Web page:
Commonly used courses: CEE 291, EE 215, MSE 170
|ARCH 331||ENERGY AND ENVIRONMENTAL SYSTEMS||3|
|ARCH 431||ENVIRONMENTAL CONTROL PRINCIPLES||3|
|ATM S 211||CLIMATE AND CLIMATE CHANGE||5|
|ATM S 212||AIR POLLUTION: FROM URBAN SMOG TO OZONE HOLE||5|
|ATM S 301||INTRO ATMOSPHERIC SCIENCES||5|
|ATM S 321||THE SCIENCE OF CLIMATE||3|
|ATM S 340||INTRO THERMODYNAMICS AND CLOUD PROCESSES||3|
|ATM S 358||FUND ATMOS CHEMISTRY (SSc)||3|
|ATM S 370||ATMOSPHERIC STRUCTURE & ANALYSIS||5|
|BIO 340||GENETICS AND MOLECULAR ECOLOGY||5|
|BIO 356||FOUNDATIONS IN ECOLOGY||3|
|BIO 471||PLANT ECOLOGY||3|
|BIO 476||CONSERVATION BIOLOGY||5|
|BSE 420||BIORESOURCE ENGINEERING I||4|
|CEP 470||TOOLS FOR SUSTAINABLE CITIES||4|
|CHEM 223||ORGANIC CHEMISTRY, SHORT PROGRAM||4|
|CHEM 224||ORGANIC CHEMISTRY, SHORT PROGRAM||4|
|CHEM 237||ORGANIC CHEMISTRY||4|
|CHEM 238||ORGANIC CHEMISTRY||4|
|CHEM 239||ORGANIC CHEMISTRY||4|
|CHEM 426||INSTRUMENTAL ANALYSIS||3|
|CHEM 428||BIOINSTRUMENTAL ANALYSIS||3|
|ENGL 365||LITERATURE AND DISCOURSE ON THE ENVIRONMENT (A&H)||5|
|ENV H 405||TOXIC CHEM AND HUMAN HEALTH||0-3|
|ENV H 440||WATER, WASTEWATER, AND HEALTH||3|
|ENV H 445||SOLID WASTE MANAGEMENT||3|
|ENV H 448||COMMUNITY AIR POLLUTION||3|
|ENV H 453||INDUSTRIAL HEALTH||3|
|ENV H 472||
ENVIRONMENTAL RISK & SOCIETY (SSc)
|ESRM 210||INTRODUCTORY SOILS||5|
|ESRM 300||PRINCIPLES OF SUSTAINABILITY (SSc)||2|
|ESRM 311||SOILS AND LAND USE||3|
|ESRM 315||NATURAL RESOURCES ISSUES: OLD-GROWTH AND FOREST||5|
|ESRM 325||ENVIRONMENTAL APPLICATIONS OF PLANTS: BIOENERGY AND BIOREMEDIATION||3|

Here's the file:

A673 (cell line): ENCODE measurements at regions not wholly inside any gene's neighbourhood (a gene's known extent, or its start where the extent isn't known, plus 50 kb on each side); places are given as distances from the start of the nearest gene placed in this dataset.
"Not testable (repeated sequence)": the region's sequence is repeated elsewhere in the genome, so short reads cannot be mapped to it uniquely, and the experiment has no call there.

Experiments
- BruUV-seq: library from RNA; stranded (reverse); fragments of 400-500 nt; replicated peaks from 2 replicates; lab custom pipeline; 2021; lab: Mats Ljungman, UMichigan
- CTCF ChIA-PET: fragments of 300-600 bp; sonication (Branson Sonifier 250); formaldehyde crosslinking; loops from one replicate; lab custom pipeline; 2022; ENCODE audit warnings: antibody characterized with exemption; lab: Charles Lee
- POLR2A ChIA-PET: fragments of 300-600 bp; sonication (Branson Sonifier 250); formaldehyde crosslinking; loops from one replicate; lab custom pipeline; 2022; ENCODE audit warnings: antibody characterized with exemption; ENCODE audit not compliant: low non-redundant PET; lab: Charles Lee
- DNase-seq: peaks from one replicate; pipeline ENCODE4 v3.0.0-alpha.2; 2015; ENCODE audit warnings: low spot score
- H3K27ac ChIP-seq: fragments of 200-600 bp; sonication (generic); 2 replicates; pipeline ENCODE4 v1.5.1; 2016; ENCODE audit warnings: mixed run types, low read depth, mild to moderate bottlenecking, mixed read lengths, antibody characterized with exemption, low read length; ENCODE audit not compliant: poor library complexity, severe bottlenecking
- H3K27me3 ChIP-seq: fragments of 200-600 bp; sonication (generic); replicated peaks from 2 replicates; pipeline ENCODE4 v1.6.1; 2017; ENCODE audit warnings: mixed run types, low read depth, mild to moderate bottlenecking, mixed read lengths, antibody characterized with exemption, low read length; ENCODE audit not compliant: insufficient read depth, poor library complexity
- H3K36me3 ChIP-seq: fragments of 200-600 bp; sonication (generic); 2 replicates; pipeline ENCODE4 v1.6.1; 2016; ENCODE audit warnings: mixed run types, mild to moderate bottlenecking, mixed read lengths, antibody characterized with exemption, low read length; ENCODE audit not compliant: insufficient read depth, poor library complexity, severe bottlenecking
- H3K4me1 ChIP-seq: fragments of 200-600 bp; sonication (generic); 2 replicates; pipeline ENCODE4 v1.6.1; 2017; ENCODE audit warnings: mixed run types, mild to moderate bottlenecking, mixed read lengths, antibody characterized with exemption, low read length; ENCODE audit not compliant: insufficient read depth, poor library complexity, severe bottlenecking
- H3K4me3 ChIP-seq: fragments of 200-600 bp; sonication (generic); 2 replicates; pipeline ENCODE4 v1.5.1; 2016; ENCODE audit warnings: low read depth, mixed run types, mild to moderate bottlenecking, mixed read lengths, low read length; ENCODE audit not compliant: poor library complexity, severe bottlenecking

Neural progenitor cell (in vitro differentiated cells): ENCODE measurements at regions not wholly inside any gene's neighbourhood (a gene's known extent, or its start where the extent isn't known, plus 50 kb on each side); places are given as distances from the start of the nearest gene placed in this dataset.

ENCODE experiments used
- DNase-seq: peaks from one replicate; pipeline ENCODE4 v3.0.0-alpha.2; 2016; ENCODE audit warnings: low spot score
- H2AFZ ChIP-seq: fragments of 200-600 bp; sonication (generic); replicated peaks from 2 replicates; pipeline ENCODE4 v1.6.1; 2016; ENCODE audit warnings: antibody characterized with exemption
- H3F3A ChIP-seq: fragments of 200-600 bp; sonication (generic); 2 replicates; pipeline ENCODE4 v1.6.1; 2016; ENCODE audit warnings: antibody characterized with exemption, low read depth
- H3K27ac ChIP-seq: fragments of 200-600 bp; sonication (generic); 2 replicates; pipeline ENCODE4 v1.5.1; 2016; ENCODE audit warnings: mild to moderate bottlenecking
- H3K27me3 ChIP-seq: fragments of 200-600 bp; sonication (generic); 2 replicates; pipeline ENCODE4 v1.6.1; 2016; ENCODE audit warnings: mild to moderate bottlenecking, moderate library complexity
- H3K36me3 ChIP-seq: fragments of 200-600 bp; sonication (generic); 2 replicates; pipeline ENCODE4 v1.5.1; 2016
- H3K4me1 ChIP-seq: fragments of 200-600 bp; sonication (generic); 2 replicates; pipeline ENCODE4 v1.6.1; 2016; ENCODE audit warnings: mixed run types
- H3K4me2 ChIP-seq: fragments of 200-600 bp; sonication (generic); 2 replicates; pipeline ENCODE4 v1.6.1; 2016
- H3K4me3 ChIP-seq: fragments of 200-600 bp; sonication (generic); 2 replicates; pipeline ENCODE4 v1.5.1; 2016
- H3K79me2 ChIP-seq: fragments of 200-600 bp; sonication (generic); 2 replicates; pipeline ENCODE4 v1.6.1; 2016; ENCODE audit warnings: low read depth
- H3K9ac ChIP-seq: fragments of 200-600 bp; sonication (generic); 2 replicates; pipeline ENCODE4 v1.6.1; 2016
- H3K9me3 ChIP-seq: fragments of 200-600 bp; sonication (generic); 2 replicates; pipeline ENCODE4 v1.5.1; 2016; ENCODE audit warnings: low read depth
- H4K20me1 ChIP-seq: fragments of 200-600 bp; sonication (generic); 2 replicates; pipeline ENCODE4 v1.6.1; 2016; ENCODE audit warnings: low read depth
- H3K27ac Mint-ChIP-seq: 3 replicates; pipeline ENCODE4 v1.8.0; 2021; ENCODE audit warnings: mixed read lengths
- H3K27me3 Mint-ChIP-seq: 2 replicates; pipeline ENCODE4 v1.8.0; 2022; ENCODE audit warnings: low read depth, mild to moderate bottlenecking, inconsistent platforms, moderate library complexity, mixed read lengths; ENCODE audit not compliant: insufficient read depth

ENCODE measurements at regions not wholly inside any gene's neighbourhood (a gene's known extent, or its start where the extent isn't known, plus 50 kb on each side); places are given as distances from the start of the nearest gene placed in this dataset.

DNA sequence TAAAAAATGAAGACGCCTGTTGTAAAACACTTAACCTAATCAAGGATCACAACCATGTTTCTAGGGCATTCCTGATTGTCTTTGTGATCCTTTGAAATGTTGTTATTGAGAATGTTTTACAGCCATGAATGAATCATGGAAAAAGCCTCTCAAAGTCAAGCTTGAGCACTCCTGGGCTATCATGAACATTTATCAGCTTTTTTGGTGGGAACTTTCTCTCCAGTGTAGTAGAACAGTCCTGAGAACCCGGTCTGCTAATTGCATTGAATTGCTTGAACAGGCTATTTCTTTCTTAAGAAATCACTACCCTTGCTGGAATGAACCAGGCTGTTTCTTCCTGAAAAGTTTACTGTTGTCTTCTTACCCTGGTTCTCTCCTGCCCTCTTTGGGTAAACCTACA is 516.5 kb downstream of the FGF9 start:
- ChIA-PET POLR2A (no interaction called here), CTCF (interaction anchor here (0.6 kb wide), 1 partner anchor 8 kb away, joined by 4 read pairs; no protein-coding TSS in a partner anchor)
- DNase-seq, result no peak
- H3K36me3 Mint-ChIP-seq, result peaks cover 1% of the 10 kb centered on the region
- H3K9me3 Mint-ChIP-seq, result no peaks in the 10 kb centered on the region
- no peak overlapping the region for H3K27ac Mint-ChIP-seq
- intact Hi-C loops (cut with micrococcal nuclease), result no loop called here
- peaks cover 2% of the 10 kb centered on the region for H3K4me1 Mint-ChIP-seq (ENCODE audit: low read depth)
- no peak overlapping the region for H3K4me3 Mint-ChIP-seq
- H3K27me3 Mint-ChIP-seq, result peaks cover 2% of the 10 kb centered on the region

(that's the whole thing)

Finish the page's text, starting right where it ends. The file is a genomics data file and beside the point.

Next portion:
|ESRM 326||INTRODUCTION TO RESTORATION ECOLOGY||5|
|ESRM 371||ENVIRONMENTAL SOCIOLOGY (SSc)||5|
|ESRM 401||SPRING COMES TO THE CASCADES||3|
|ESRM 426||WILDLAND HYDROLOGY||4|
|ESRM 430||REMOTE SENSING OF THE ENVIRONMENT||5|
|ESRM 441||LANDSCAPE ECOLOGY||5|
|ESS 201||EARTH'S CLIMATE SYSTEM||3|
|ESS 210||PHYSICAL GEOLOGY||5|
|ESS 211||PHYSICAL PROCESSES OF THE EARTH||5|
|ESS 212||EARTH MATERIALS AND PROCESSES||5|
|ESS 213||EVOLUTION OF THE EARTH||5|
|ESS 431||PRINCIPLES OF GLACIOLOGY||4|
|FISH 330||CLIMATE CHANGE IMPACTS ON MARINE ECOSYSTEMS||5|
|FISH 323||CONSERVATION & MGMT OF AQUATIC RESOURCES||5|
|FISH 324||AQUATIC ANIMAL PHYSIOLOGY & REPRODUCTION||3/5|
|FISH 428||STREAM & WATERSHED RESTORATION||5|
|FISH 447||RIVER ECOLOGY & WATERSHED MANGEMENT||3|
|FISH 455||FISH AND WILDLIFE TOXICOLOGY||3-5|
|FISH 490||AQUATIC MICROBIOLOGY||3-5|
|GEOG 230||GEOGRAPHIES OF GLOBAL INEQUALITY||5|
|GEOG 277||GEOGRAPHY OF CITIES (SSc, Div)||5|
|GEOG 301||CULTURAL GEOGRAPHY (SSc)||5|
|GEOG 360||PRINCIPLES OF GIS MAPPING (SSc)||5|
|GEOG 370||PROBLEMS IN RESOURCE MGMT||5|
|GEOG 435||INDUSTRIALIZATION & URBANIZATION IN CHINA||5|
|GEOG 461||URBAN GEOGRAPHIC INFO SYS||5|
|GEOG 471||METHODS OF RESOURCE ANALYSIS||5|
|HCDE 333||ADV TECHNICAL WRITING AND ORAL PRESENTATION||4|
|JSIS B 350||ENVIRONMENTAL NORMS IN INTERNATIONAL POLITICS||5|
|JSIS B 433||ENVIRONMENTAL DEGRADATION IN THE TROPICS||5|
|L ARCH 331||LANDSCAPE GRADING & DRAINAGE||4|
|L ARCH 341||SITE DESIGN & PLANNING||3|
|L ARCH 363||ECOLOGICAL DESIGN AND PLANNING||3|
|L ARCH 433||DESIGN IMPLEMENTATION||3|
|MICROM 301||GEN MICROBIOLOGY||3|
|MICROM 302||GEN MICROBIOLOGY, LAB||2|
|OCEAN 200/201||INTRODUCTION TO OCEANOGRAPHY / LAB||3/2|
|OCEAN 400||CHEMICAL OCEANOGRAPHY||4|
|OCEAN 409||MARINE POLLUTION (SSc)||3|
|OCEAN 410||MARINE GEOLOGY & GEOPHYSICS||4|
|OCEAN 420||PHYSICAL PROCESSES IN THE OCEAN||4|
|OCEAN 421||SPECIAL TOPICS IN PHYSICAL OCEANOGRAPHY||3|
|OCEAN 450||CLIMATIC EXTREMES||4|
|PHYS 224||THERMAL PHYSICS||3|
|PHYS 225||INTRO QUANTUM MECHANICS||3|
|PHYS 227||ELEMENTARY MATHEMATICAL PHYSICS||4|
|PHYS 228||ELEMENTARY MATHEMATICAL PHYSICS||4|
|Q SCI 454||ECOLOGICAL MODELING||5|
|URBDP 405||THE URBAN FORM||3|
|URBDP 457||HOUSING IN DEVELOPING COUNTRIES||3|
|URBDP 466||INFRASTRUCTURE & COMMUNITY FACILITIES||4|